Business Management Lessons from the Poker World

In recent years, the game of poker has become globally recognized as a mind sport. It’s a game of skill, and professional poker players are renowned for their shrewdness, effective decision making, and innate ability to make difficult decisions to reap significant rewards.

Remind you of anyone?  

Yes, the qualities that make up the world’s best professional players also make up successful business leaders and entrepreneurs. It’s no surprise, then, that former pros like Vanessa Selbst have been snapped up by Wall Street.

The similarities between poker and business management are so close that both owners of start-ups and established enterprises can learn a lot from playing poker. By taking part in a poker game, whether in a casino, at home, or at an online platform, business owners have to get to grips with everything from nailing and executing a winning strategy to making critical decisions using very limited data.

Here are key lessons that business owners and entrepreneurs from the poker table.  

1. Know when to “hold, fold, or push”

Even the most novice poker player has heard that old cliché of knowing when to hold, and when to fold the hand they’ve been dealt. All too often, however, players forget about the folding part.

As poker author Duncan Palamourdas states in this excerpt from his newest strategy book. “People do not like to fold. Period”, even though folding is a necessary part of both the strategy of the game of poker and running a business. By folding a hand or a business deal, you get the chance to sit back and observe exactly what’s going on at the table – board room or poker.

On the other end of the scale, is knowing exactly when to push. A player who is happy to fold regularly is much more likely to then push a potentially winning hand rather than hold it, and this can apply to the business world too. When you have a competitive advantage, for example, that’s the perfect time to push and go all-in when it comes to business development.

2. Act as though you belong at the table

This doesn’t mean to act arrogant or entitled, simply behaving as though you’re so familiar with the competitive environment that you can remain humble and concentrate solely on your strategy.

Yes, poker is a game of cards, but the best players know that they’re playing their opponents, not the cards. They’re experts at reading gestures, tone of voice, actions, and decisions. Displaying any type of extreme emotion at the poker table leaves you vulnerable and signals you out as someone who is uncomfortable with the events that are unfolding.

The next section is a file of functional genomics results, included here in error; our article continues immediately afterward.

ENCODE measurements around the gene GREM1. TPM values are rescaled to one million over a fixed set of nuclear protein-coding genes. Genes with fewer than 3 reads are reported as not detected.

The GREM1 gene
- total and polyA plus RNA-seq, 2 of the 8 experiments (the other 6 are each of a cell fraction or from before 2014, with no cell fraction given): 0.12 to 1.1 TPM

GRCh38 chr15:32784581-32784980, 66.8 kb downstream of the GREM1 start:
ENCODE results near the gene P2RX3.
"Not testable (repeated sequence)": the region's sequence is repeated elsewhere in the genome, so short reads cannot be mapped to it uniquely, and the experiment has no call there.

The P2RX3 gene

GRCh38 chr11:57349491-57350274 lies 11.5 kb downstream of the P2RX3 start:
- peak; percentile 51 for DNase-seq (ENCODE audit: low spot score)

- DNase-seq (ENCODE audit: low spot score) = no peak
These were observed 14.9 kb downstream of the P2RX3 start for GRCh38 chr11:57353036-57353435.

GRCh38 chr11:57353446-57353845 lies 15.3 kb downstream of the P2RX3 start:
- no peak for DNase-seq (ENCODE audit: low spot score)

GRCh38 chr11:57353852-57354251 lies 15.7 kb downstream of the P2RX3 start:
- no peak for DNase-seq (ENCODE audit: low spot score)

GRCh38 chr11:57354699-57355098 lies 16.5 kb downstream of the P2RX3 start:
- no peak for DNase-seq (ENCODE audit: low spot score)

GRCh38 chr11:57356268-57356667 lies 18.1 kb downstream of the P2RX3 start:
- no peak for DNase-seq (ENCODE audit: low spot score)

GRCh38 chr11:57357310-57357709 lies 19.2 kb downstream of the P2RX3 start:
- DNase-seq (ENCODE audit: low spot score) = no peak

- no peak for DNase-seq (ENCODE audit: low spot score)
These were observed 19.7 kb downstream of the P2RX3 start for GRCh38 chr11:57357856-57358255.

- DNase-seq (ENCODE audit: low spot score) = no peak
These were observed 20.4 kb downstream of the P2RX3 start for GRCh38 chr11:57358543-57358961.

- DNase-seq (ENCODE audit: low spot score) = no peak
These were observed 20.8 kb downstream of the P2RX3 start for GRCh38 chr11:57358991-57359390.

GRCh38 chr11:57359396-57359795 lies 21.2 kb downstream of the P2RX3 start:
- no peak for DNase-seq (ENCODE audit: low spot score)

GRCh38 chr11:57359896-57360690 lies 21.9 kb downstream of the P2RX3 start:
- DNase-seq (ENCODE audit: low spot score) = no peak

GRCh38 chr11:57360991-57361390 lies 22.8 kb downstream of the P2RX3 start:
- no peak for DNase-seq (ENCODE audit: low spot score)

In the business world, acting as your company or enterprise belongs “at the table” translates to focusing on your ultimate goals and objectives. Yes, small wins along the way should be recognized, but until you hit your primary goal, a modest and humble approach will serve you well in the long run.  

3. Don’t get caught up in short-term thinking

This feeds directly into the next business management lesson to learn from the art of poker – ignore short-term variance.

A poker player that’s always focusing on the short-term variance whether they’re winning or losing, is on a steady spiral into decline. Short term thinking is limiting and can turn ordinary situations, such as losing a game, deal, or sale, into a crisis.  

Long term thinking, on the other hand, is a much healthier approach to take as a poker player or a business owner. Sure, there will always be players and entrepreneurs who are only interested in what they can gain in the short term, but if you want to last in either field you have to focus on those moves that will ensure profitability in the long run.  

4. Never chase a loss

There are times in every professional poker player’s career when they’re losing more games than they would like. These aren’t just the odd games here and there, rather, they’re their games that they ordinarily would be able to win in their sleep. This is a sign that a player is beginning to tilt, and it’s a make or break situation for the player in question.

It’s tempting to chase a loss by just playing one more game or making one more deal or investment to recover financial losses or reputation, but this would be a bad judgment call. Very rarely do the decisions that have been made under these circumstances lead to fruitful results.

Instead, players and business owners facing this type of situation should stop and regroup until they’re able to make a move or decision based on its specific merit, rather than what came before.

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